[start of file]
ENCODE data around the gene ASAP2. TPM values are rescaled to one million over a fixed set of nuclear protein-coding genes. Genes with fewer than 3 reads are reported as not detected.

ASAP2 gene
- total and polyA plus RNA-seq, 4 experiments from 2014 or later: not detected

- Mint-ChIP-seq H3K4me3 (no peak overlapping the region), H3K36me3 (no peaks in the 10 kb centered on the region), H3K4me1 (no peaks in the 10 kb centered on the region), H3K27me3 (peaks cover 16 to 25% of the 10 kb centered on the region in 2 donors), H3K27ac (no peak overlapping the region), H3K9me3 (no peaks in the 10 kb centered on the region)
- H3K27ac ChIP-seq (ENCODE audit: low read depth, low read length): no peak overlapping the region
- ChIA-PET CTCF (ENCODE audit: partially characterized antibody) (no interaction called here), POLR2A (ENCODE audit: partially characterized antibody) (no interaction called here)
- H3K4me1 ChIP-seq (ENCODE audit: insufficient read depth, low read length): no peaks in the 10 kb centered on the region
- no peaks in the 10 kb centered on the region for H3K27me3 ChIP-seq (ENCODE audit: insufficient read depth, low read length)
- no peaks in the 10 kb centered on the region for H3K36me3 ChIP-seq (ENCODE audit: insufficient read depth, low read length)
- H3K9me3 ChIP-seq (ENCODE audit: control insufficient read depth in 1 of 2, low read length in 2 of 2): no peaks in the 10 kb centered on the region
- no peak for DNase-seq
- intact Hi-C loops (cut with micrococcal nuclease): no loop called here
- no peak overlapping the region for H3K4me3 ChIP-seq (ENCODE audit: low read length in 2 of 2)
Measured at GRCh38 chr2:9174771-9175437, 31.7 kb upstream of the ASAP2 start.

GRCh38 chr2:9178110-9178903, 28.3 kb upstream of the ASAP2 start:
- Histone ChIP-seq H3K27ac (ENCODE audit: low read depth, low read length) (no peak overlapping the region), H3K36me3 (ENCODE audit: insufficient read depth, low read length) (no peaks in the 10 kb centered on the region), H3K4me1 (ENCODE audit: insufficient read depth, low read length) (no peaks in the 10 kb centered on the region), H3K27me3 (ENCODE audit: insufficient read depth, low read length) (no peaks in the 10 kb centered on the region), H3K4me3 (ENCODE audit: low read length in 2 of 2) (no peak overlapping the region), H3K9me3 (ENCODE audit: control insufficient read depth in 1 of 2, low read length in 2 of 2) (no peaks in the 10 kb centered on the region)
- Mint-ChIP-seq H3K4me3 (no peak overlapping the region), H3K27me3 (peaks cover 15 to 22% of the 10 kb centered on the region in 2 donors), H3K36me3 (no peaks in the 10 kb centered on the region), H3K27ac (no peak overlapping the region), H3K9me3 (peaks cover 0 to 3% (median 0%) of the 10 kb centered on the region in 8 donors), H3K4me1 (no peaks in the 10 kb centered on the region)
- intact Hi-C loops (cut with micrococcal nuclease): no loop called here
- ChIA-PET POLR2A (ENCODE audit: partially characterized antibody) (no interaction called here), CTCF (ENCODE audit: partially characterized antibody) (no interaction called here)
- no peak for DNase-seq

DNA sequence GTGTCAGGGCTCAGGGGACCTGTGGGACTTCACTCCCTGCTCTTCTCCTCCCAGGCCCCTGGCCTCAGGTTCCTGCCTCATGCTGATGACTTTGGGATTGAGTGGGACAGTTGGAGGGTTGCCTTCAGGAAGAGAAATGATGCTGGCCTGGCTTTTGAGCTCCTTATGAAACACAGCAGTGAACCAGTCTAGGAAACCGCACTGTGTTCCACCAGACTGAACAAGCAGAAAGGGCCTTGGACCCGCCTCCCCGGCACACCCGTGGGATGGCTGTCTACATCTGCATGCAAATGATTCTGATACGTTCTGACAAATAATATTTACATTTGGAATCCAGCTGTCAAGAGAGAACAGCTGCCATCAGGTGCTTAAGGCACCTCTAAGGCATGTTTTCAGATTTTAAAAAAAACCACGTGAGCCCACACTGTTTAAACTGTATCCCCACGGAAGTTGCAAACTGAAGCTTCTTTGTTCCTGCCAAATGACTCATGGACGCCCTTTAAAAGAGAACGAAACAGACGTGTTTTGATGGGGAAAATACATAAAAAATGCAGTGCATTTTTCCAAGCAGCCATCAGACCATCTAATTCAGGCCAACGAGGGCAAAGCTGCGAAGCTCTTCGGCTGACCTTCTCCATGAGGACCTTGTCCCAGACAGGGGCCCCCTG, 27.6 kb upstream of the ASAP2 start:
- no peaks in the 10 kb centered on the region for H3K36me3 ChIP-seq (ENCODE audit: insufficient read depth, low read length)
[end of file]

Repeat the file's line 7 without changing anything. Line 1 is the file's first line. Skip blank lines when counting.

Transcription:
- H3K4me1 ChIP-seq (ENCODE audit: insufficient read depth, low read length): no peaks in the 10 kb centered on the region